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Document Max. Freq Min. Freq
Southern Historical Society Papers, Volume 31. (ed. Reverend J. William Jones) 13 13 Browse Search
Fitzhugh Lee, General Lee 10 10 Browse Search
Robert Underwood Johnson, Clarence Clough Buell, Battles and Leaders of the Civil War: Volume 2. 10 10 Browse Search
John M. Schofield, Forty-six years in the Army 9 9 Browse Search
Jula Ward Howe, Reminiscences: 1819-1899 6 6 Browse Search
Southern Historical Society Papers, Volume 28. (ed. Reverend J. William Jones) 6 6 Browse Search
General James Longstreet, From Manassas to Appomattox 5 5 Browse Search
Robert Underwood Johnson, Clarence Clough Buell, Battles and Leaders of the Civil War. Volume 3. 5 5 Browse Search
Southern Historical Society Papers, Volume 32. (ed. Reverend J. William Jones) 5 5 Browse Search
The Cambridge of eighteen hundred and ninety-six: a picture of the city and its industries fifty years after its incorporation (ed. Arthur Gilman) 5 3 Browse Search
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Browsing named entities in Thomas Wentworth Higginson, Massachusetts in the Army and Navy during the war of 1861-1865, vol. 1: prelminary narrative. You can also browse the collection for William or search for William in all documents.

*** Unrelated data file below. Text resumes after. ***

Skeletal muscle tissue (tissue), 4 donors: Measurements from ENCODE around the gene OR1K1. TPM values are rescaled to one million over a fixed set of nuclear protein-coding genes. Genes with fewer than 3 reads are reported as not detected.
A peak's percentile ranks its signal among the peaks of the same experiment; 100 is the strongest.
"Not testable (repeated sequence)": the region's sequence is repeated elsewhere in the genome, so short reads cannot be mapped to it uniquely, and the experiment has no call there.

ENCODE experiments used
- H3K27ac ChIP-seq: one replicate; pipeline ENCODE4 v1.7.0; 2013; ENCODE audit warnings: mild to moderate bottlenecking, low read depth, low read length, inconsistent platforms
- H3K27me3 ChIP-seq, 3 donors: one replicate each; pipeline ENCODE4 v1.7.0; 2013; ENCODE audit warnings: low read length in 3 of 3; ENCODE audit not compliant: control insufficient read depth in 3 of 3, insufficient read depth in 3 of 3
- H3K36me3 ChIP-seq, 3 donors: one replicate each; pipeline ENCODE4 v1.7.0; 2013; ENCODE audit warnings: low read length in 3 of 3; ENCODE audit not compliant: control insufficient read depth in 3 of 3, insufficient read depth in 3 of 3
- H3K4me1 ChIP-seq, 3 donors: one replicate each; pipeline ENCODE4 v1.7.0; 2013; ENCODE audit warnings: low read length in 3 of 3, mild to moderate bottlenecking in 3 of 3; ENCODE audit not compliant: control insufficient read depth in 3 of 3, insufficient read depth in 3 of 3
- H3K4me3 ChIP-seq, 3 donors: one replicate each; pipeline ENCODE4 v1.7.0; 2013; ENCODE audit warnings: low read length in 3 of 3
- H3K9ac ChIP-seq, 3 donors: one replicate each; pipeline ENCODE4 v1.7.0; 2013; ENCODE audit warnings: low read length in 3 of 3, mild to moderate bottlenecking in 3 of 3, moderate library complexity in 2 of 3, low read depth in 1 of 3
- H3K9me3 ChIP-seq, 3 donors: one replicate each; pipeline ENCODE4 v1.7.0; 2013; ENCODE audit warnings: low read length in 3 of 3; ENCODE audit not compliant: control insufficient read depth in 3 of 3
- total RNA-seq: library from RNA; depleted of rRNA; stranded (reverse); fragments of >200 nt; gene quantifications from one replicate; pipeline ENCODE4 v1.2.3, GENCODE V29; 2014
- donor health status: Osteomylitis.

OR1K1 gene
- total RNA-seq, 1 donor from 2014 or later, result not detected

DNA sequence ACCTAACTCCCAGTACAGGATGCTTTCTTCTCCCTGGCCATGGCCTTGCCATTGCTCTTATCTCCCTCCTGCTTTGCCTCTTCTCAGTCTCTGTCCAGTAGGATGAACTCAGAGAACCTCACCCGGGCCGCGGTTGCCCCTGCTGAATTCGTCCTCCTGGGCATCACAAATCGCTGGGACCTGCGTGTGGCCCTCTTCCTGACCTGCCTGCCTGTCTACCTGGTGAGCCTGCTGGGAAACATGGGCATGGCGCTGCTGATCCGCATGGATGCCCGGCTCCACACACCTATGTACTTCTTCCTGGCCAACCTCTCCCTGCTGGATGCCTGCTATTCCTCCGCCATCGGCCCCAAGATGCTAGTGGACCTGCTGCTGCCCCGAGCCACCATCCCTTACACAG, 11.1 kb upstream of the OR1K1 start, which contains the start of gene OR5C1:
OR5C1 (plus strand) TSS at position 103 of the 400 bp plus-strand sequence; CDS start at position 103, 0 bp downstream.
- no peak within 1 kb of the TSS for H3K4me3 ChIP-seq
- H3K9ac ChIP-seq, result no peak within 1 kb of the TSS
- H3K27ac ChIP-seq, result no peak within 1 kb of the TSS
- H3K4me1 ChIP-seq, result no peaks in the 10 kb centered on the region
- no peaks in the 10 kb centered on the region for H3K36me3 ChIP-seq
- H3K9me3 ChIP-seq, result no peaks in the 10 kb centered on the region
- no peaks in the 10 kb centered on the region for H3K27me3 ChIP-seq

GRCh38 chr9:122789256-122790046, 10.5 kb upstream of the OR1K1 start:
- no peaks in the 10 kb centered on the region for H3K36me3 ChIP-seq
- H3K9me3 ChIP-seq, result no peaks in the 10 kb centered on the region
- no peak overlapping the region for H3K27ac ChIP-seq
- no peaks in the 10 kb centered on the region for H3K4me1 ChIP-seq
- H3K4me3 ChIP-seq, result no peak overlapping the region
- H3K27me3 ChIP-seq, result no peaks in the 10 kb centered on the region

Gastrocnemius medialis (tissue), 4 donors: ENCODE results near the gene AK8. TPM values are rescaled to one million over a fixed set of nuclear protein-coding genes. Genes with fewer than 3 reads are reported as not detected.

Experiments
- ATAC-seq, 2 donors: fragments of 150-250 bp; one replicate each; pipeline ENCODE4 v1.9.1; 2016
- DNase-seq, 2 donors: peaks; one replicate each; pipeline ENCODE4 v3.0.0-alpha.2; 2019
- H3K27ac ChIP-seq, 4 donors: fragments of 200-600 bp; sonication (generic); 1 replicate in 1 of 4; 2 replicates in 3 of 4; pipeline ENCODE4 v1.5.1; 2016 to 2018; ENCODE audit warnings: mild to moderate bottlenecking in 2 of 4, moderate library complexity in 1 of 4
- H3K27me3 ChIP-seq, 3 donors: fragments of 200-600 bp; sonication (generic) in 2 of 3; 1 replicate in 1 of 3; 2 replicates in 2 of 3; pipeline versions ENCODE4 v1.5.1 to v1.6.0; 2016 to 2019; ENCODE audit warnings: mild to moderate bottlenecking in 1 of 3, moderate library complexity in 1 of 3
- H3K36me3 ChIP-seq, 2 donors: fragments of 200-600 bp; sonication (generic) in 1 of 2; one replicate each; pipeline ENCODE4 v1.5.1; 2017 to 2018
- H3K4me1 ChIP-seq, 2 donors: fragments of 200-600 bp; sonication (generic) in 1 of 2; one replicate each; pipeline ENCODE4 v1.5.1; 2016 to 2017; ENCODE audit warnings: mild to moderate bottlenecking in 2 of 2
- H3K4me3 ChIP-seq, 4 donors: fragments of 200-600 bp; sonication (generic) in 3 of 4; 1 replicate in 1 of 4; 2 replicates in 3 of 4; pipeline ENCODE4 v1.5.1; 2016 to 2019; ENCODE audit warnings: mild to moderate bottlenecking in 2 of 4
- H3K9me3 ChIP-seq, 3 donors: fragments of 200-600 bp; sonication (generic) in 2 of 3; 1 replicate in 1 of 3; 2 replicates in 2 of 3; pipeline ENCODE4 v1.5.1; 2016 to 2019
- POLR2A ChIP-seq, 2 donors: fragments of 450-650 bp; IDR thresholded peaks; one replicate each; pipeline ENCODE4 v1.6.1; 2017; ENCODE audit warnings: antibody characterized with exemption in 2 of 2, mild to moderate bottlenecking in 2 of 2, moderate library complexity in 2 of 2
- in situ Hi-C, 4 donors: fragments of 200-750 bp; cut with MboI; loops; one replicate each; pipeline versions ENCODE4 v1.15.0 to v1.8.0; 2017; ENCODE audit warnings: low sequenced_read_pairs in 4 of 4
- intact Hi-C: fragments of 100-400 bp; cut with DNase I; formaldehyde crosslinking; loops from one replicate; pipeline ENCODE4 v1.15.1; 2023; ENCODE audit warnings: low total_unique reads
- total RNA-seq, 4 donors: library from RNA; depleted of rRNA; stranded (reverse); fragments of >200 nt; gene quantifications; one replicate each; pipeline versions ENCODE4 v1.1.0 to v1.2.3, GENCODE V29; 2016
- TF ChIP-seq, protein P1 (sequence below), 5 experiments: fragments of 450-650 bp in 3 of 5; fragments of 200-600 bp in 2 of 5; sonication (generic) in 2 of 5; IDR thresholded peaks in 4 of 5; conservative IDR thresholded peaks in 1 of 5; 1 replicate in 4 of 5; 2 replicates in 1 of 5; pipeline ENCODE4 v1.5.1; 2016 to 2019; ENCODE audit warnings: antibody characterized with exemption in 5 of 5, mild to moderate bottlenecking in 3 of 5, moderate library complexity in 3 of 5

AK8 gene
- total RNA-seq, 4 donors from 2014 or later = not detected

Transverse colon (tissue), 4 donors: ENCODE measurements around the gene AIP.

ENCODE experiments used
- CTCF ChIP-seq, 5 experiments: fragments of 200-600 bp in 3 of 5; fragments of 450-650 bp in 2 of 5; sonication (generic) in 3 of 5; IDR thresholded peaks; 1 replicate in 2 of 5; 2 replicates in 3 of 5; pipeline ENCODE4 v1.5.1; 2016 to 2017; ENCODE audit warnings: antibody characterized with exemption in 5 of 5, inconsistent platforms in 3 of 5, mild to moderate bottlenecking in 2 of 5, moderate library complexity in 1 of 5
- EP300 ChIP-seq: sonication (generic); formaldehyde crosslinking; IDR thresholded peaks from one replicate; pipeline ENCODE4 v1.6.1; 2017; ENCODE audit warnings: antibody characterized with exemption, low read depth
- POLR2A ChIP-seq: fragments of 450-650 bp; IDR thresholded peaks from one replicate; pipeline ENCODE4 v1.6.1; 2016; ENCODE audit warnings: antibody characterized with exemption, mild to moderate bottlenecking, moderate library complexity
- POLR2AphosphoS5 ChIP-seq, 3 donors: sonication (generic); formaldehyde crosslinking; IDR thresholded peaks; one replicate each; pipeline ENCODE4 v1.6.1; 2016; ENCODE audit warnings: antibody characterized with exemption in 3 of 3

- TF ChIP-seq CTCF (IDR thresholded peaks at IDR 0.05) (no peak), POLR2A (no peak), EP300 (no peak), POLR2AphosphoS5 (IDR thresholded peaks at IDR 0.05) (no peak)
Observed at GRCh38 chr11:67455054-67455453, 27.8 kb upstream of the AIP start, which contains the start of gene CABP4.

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ass. Infantry, Alexander J. Dallas of the 16th and William G. Hewins of the 18th. Capts. George Bush and William Cordwell of the 13th had been killed by artillery fire at Fitzhugh's Crossing, being the only persons killed (April 29-30). Lieut. A. E. Phillips, 1st Mass. Cavalry, was mortally wounded at Rapidan Station (May 1). There fell also at Chancellorsville Lieut. Gerald Fitzgerald (2d), John Munn and John S. Harris (11th), Hiram Rowe and Samuel Savage (16th). To these should be added Col. William 0. Stevens, a Massachusetts man, commanding the 70th New York Infantry, described by General Revere, his brigade commander, as a truly splendid officer and magnificently brave. See his memoir in Harvard Memorial Biographies, I, 147. On the first day of the battle of Chancellorsville there took place a cavalry skirmish at Rapidan Station, Va. (May 1, 1863), when the only life lost was that of Lieut. A. E. Phillips of Chicopee, of the 1st Mass. Cavalry. The fight at Brandy Station